When I became bullish on Russian agriculture in May 2009 and looked for an investment that I could recommend on my blog, I was surprised to discover that there are no “quality” funds for small investors. Instead, there were only a couple of institutional funds where the lowest minimum investment was at least a million dollars, out of reach for 99.999% of my readers.
At the time I thought, “This is a waste,” and decided to, if there was enough interest, start a fund to create an investment alternative for retail investors.
Today, Regia Russia Agro Investment Ltd is up and running and receiving subscriptions from international investors (Please Email me for a copy of PPM). For U.S. investors, a US Domestic LLC (ie: Regia Russia Agro Investment LLC) is being set up as a feeder fund (which should be ready before the end of November).
3) Now is the time to invest in agriculture
As I have been writing about for a while, the world is facing a food shortage and dollar collapse in 2009/10, both of which are bullish for agriculture. Right now, Black Earth farmland (ultra-fertile agricultural land found in Russia and Ukraine) is available at $270 per acre, less than a tenth of what comparable land sells for in the US and Europe. Now is the time to invest to take advantage of this amazing investment opportunity.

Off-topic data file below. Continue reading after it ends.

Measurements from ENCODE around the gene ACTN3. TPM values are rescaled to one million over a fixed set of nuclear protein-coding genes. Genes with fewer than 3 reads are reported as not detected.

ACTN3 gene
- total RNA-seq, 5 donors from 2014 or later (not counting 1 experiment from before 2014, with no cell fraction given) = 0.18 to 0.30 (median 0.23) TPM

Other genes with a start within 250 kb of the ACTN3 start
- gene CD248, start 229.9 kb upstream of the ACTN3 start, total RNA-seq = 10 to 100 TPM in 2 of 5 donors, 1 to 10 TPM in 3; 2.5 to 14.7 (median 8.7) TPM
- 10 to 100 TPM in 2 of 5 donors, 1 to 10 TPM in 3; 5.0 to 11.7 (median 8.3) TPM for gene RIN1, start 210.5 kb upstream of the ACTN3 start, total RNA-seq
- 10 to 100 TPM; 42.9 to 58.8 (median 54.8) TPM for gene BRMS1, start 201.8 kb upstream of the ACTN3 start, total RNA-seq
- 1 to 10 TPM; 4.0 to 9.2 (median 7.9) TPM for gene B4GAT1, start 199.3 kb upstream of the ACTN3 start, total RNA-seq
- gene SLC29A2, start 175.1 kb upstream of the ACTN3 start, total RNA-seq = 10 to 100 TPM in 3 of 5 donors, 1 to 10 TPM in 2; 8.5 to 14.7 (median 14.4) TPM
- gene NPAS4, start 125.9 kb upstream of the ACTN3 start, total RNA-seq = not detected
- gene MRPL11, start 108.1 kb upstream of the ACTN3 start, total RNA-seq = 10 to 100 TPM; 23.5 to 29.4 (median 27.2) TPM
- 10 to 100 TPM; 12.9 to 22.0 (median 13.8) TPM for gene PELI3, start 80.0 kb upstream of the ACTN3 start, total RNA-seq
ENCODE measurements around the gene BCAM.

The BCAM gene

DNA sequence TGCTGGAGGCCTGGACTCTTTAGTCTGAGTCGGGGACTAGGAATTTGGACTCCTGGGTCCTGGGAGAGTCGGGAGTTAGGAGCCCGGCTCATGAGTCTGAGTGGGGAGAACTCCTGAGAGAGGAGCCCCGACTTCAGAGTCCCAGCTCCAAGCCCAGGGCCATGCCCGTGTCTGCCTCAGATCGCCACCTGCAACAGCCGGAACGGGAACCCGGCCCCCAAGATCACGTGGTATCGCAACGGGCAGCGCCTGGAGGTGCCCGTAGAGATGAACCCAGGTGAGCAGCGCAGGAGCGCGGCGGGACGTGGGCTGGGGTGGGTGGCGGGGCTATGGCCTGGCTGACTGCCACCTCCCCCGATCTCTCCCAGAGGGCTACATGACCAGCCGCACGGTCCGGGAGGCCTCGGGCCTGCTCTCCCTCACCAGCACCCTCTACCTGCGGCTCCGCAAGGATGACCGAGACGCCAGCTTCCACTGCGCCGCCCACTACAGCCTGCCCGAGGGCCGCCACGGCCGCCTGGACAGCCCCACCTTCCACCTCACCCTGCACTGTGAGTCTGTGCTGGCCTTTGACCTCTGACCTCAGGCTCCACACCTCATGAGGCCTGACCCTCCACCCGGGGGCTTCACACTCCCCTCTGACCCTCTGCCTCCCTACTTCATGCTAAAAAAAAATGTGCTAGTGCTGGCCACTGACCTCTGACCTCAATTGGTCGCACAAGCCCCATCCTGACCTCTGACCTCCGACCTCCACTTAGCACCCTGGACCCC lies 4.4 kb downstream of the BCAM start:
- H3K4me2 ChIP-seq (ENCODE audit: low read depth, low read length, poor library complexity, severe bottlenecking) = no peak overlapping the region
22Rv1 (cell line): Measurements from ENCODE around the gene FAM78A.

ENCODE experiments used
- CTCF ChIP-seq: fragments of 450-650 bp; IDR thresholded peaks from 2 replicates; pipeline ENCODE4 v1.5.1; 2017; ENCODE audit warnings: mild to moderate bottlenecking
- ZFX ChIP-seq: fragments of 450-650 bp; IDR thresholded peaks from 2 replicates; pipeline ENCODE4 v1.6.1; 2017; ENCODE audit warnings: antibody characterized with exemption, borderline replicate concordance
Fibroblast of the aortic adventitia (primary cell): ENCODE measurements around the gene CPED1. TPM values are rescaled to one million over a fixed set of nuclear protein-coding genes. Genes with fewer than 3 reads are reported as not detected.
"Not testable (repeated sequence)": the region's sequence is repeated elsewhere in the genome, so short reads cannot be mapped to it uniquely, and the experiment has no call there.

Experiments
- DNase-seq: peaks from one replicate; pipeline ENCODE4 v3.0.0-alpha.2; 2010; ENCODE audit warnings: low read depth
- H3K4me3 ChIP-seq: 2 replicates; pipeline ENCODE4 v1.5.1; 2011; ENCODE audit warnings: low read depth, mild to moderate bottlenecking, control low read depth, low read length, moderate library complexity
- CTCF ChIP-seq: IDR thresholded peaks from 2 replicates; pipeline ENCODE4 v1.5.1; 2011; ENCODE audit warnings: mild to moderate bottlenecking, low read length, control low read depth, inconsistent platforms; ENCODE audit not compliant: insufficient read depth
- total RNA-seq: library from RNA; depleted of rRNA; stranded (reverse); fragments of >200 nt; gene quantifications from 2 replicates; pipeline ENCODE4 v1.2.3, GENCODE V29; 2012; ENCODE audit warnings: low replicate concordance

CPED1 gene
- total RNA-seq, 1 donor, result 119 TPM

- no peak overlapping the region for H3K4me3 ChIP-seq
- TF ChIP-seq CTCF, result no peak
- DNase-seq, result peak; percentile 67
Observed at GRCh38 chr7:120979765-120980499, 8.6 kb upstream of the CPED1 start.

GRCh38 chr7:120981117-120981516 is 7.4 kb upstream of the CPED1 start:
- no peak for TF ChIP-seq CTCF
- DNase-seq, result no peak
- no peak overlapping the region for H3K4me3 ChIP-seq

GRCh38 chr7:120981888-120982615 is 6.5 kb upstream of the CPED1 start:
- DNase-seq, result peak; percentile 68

There is a delay of around one month between the time that Regia Russia Agro Investment Ltd receives subscriptions and when Black Earth farmland can be acquired (negations to acquire land can’t begin without first having the funds). When the global food shortage becomes really obvious (December/January timeframe), a panic will begin and money will pour into agriculture (and out of the dollar) around the world, very quickly raising prices. To maximize returns on an investment in agriculture, it is key to invest now while the market is still calm (ie: before dollar/food panic).
4) Lowering Minimum Subscription
As a result of gold’s recent appreciation, the minimum subscription amount is being lowered to 3000 grams of gold (1 gram of gold per share), which is about $106,500 right now ($35.5 per gram). As gold continues to appreciate, the minimum investment will be lowered as appropriate.
Under compelling circumstances, the minimum subscription amount can be waived for international investors.
There is a 10% discount to the Offering Price (.9 grams of gold per share) for first 100,000 gram of gold invested in fund.
Please Email me for a copy of PPM.
Regia Russia Agro Investment Ltd is using Goldmoney to receive subscriptions. GoldMoney is a digital gold currency founded in 2001 by James Turk which allows the instant transfer of gold, silver and platinum between user holdings.
Here is the link for opening a Goldmoney account. The process is simple and transparent.